This afternoon, I was driving to an appointment and was struck by a dilemma.
I noticed someone walking along the side of the road and I put my foot on the brake to slow down and then just hovered, not knowing if I should stop to assist him or drive past and let him be. Lest you believe me cold, callous and selfish, let me explain.
This young man was somewhere in his early 20’s and he was grossly overweight. He had on the uniform shirt of a local grocery store not too far from where I saw him walking. Now, I am a very maternal woman and I worry about everyone as if they’re one of my own goslings to be sheltered, nurtured and cared for in life. I put my foot on the brake to pick him up and drive him around the corner to work. It would have been a five minute drive and not really out of my way. But I hesitated.
In an instant, my thoughts went to, “Will I be helping this young man? Or will I be enabling this young man?”
You see, the weather wasn’t bad. He wasn’t struggling. He didn’t seem unhappy.
My heart thought that he needed “help”. My head thought that he needed to feel strong and build his confidence – and most of all, he needed to be healthy. For all I knew, this was his only daily exercise on his quest to slim down and improve his fitness. I had to really choose to empower him rather than enable him. I had to choose to serve him rather than take care of him. I had to envision him after six months of walking himself up the road the distance from his home to his employment – and the satisfaction, not to mention improved physical state, that he would feel with his accomplishment. So I drove on past him, looking in my rear view mirror about 15 times to see how he was making progress and to make sure he wasn’t having any physical trouble walking to work. (Truth was, I was trying to convince my heart and my conscience that he was better off on his own.)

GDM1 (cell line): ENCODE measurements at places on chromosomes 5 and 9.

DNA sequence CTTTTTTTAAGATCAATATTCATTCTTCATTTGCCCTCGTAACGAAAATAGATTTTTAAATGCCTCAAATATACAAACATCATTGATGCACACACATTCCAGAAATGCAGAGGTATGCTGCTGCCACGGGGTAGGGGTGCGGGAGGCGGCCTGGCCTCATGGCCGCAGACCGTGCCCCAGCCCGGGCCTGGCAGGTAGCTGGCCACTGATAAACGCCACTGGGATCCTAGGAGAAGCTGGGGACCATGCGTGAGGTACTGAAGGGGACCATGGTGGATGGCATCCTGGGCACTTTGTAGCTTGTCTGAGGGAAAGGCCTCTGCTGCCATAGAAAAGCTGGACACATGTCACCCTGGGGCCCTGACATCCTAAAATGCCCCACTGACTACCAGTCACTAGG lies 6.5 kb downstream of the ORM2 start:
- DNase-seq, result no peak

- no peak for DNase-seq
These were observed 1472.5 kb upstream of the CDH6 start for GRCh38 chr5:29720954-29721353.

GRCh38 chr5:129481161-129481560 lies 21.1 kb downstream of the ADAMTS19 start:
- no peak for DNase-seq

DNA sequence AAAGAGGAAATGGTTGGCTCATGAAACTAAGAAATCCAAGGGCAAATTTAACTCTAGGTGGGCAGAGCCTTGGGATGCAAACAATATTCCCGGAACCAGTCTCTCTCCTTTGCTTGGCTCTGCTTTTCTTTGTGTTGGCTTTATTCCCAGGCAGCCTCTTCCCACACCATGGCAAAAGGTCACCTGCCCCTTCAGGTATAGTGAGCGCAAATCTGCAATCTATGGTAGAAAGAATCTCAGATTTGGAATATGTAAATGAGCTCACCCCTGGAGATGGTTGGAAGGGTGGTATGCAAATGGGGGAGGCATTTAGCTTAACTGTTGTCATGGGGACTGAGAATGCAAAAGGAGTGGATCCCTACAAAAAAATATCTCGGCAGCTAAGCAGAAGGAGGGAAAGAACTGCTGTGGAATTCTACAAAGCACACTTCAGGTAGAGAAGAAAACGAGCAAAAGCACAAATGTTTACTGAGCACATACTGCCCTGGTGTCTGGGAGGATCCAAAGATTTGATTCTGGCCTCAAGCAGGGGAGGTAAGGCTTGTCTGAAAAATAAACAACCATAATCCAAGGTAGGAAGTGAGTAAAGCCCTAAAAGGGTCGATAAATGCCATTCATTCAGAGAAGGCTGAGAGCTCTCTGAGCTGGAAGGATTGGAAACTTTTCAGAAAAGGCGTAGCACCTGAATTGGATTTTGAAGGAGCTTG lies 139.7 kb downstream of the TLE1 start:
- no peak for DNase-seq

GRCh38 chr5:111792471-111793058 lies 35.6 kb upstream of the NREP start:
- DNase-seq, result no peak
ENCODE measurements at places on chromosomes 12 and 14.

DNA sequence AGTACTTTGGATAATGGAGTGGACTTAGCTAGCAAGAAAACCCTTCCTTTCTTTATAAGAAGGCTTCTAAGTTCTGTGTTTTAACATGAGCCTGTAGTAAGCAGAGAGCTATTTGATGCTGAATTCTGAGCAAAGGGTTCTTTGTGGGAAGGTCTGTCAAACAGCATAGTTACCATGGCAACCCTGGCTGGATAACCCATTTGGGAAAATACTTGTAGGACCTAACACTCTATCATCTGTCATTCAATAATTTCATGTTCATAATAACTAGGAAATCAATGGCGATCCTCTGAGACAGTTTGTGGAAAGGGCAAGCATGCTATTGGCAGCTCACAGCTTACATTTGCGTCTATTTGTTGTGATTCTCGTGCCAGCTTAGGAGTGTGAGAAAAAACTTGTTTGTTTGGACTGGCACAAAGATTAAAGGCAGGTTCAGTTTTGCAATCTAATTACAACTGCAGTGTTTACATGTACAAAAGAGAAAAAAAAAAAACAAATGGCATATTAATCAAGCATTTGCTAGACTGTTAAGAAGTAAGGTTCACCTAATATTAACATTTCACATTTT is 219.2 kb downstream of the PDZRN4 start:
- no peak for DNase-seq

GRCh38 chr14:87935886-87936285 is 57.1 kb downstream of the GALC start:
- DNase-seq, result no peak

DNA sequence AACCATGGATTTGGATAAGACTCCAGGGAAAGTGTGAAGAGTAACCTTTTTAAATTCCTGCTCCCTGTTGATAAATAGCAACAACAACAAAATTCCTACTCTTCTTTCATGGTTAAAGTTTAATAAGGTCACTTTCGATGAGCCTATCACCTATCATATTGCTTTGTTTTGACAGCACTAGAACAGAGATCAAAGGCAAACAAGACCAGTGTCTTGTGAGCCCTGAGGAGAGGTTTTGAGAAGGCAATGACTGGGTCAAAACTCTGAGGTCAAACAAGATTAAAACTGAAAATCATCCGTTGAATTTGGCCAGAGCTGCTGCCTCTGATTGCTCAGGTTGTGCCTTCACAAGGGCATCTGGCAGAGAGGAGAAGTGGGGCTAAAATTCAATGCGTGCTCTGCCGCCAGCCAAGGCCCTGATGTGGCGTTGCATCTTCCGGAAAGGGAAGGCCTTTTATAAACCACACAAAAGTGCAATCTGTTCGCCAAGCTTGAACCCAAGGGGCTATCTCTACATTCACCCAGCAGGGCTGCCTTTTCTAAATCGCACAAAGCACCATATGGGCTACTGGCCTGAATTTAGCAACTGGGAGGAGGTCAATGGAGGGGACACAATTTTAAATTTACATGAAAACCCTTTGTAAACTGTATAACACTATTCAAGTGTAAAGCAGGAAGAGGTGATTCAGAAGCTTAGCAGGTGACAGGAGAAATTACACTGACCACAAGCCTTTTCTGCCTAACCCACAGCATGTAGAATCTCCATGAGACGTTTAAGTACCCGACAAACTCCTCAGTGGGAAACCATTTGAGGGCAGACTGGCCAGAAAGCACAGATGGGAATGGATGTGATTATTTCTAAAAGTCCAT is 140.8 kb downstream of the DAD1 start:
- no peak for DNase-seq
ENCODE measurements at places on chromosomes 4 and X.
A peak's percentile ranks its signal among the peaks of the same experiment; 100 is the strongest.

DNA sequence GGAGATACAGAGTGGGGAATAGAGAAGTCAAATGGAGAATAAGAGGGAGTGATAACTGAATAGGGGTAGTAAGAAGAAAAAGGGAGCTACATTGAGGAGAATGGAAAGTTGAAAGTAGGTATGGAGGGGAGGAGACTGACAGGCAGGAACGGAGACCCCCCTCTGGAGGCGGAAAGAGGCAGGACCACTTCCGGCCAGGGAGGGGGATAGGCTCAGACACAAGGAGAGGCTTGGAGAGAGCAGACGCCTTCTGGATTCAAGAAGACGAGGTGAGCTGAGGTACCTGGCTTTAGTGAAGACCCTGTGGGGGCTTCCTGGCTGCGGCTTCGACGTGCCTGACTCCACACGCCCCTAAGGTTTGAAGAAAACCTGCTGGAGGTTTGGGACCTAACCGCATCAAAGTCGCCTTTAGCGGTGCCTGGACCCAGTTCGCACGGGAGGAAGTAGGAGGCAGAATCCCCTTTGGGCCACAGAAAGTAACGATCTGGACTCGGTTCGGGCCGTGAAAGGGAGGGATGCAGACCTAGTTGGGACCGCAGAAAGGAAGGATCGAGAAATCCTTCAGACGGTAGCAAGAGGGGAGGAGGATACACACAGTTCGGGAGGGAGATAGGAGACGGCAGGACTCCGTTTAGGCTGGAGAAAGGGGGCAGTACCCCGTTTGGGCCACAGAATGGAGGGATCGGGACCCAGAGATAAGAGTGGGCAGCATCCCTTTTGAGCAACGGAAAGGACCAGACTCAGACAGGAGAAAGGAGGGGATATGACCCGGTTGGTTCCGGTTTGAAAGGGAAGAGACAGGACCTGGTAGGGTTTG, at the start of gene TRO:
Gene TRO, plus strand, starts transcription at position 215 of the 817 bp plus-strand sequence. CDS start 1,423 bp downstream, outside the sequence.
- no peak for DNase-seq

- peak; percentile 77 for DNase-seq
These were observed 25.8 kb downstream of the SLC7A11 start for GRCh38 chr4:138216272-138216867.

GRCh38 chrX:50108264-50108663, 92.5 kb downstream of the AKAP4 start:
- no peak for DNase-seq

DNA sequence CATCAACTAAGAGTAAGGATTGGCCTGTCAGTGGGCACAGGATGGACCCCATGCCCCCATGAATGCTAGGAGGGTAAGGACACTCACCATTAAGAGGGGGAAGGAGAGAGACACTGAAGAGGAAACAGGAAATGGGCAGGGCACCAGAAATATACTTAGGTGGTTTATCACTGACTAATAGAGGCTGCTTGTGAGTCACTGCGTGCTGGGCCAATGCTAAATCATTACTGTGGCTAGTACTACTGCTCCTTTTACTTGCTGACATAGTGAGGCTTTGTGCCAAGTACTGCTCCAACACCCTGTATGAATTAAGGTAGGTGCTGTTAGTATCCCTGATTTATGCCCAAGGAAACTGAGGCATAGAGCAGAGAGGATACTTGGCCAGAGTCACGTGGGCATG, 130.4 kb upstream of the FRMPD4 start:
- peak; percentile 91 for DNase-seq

It’s the same thing when I’m coaching my clients. With a major difference. When I’m coaching women entrepreneurs, I never question whether I should enable or empower them. I always take natural action to EMPOWER them. I never doubt whether my client needs more coddling or more encouragement. I always encourage them to move forward without coddling. It’s a delicate mixture of compassion and direction. However, I never put my foot on the brake or hesitate to do what’s best for my entrepreneurs, to say what needs to be said. I always call it like I see it, all the while making sure I stay present to how it appears for them.
The coaching relationship is one of tough love. It involves directing, encouraging, telling it straight. Being a cheerleader but not a mindless fan. Being kind yet not lenient. Being empathetic yet not softhearted. A coach is someone who must EMPOWER you in your business and in your life – especially when you’re an entrepreneur because the two are intrinsically entwined.
I do practice tough love with my businesswomen. And I am also their biggest supporter. I believe in my clients and that is why I expect more from them than they expect from themselves. I demand it. Because I know they can handle it. As a result, they amaze themselves constantly by achieving far more than they every dreamed possible!
p.s. I do still look for that young man walking down the street sometimes to see how he’s progressing. I choose to believe that he’s getting healthier and stronger each and every day.